Opening lines of the book:
“I am the daughter of the woman who wrote this poem. My mother was born in the July heat of a Mississippi summer in 1921.”
Why I read it:
I’m a big fan of memoirs, and I was curious to see how the author’s mother went from being a “cheerful, perceptive young girl” to a mother with a serious mental illness.
What it’s about:
In Wishing for Snow: A Memoir, Minrose Gwin becomes the archivist of her mother’s life, sifting through old papers, diaries, letters, scrapbooks, clippings, cards, pictures and poems to find the woman she never knew. Erin Taylor Clayton Pitner, was, as Gwin puts it, a “crazy mother”: erratic, violent and unable to nurture her children. But she was also a poet, and, as Gwin discovered when reading her mother’s childhood diary, she had once been a perceptive child with a bright future. Wishing for Snow is Gwin’s attempt to come to terms with her mother’s downward spiral into darkness.
Wishing for Snow has an unconventional structure: Gwin doesn’t tell her story chronologically or with flashbacks, but instead circles around and around, approaching her mother’s life from multiple angles and interspersing her narrative with Erin Taylor’s poems and diary entries as well as lists, letters, recipes and song lyrics. Although this circling structure might sound repetitive, it never felt that way: instead, it gave the memoir a sense of immediacy and poignancy. Memory, after all, is not linear. Gwin writes with a poet’s sensibility, weaving together the disparate pieces of her mother’s life while reflecting on her own childhood and the impact her mother’s mental illness had on her. I especially appreciated that she included so many of her mother’s poems in this memoir: at times, they made me wonder if, had she been born under a luckier star, Erin Clayton Pitner might have become a household name.
What didn’t work:
At the beginning of the book, Gwin goes through her mother’s family history, which I found quite confusing, in part because many of the relatives are described but not named. Because I’m interested in such things, I sketched out Erin Taylor’s family tree going back two generations on her mother’s side and even then I couldn’t make sense of it. Gwin clearly tells us that her mother’s maternal grandmother had seven children, but her mother seems to have five aunts and two uncles on that side of the family (which adds up to eight children, if you include Erin Taylor’s mother!).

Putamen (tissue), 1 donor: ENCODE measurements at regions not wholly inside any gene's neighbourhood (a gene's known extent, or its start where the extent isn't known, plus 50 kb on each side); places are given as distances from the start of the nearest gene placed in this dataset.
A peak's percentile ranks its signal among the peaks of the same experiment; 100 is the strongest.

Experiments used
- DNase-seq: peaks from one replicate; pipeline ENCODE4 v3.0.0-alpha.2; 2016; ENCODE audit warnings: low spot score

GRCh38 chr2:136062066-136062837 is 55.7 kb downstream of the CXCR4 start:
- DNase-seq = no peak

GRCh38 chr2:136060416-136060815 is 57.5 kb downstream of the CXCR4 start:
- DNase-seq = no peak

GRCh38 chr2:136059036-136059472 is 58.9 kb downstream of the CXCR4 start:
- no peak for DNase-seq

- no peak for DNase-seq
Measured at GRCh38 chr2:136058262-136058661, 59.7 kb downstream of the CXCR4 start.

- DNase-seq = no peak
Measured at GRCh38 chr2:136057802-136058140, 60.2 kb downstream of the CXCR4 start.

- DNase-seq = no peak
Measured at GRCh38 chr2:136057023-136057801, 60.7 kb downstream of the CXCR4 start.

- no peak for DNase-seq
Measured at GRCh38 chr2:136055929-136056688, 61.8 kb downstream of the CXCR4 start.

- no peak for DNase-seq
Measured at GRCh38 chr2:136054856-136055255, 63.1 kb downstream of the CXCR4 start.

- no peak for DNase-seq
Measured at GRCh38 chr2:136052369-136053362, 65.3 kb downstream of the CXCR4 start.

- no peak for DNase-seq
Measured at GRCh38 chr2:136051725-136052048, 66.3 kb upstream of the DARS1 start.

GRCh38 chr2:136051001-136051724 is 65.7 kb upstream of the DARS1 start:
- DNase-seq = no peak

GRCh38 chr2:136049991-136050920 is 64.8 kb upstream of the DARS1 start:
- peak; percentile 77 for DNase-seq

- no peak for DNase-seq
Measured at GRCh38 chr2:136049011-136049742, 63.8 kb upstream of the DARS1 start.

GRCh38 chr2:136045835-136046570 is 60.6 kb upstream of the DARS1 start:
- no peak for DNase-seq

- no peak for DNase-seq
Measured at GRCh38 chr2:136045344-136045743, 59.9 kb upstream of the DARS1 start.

“After a few nights, I begin to dream that [the pillows from Mama’s sofa, which have been discarded in the storage shed,] are unhappy. They want to be dry-cleaned. They want to come inside and lie on my couch. They are thinking they can toast themselves in front of the fire and look out the window. They are wanting us to rest our heads on them and take dreamy naps on hot summer afternoons, or throw them at each other in fun.
“One night I dream that they are climbing over the lawn mower and working the lock to the shed. The next day I gather them up fast and throw them in the garbage can. For days I picture them there, wounded by this unseemly treatment, like cousins who knock at the door and are turned away for no good reason.
“At 8:17 on Tuesday morning I am watching from behind my curtain for the garbage truck to round the bend in my street. I fully expect that there will be some accident, a spillage, and the pillows will make their getaway. Then, the clank of the truck making the bend and, before I can take a deep breath, the garbage men have picked them up and thrown them into the back of the truck. This, I feel, is a miracle of vast proportion.” (p. 6)
Wishing for Snow is not always an easy read, nor does it offer easy answers, but it is a moving and unforgettable tribute to a talented poet and difficult mother.
Thank you to Harper Perennial for sending me this book to review.
Wishing for Snow is on blog tour with TLC Book Tours in July and August. Visit these other blogs for reviews:
Cozy Little House • Reviews by Lola • Knowing the Difference • Lisa’s Yarns • Natty Michelle • Good Girl Gone Redneck • Ted Lehmann’s Bluegrass, Books, and Brainstorms
Recommended review: Lit Endeavors (also part of the TLC Book Tour)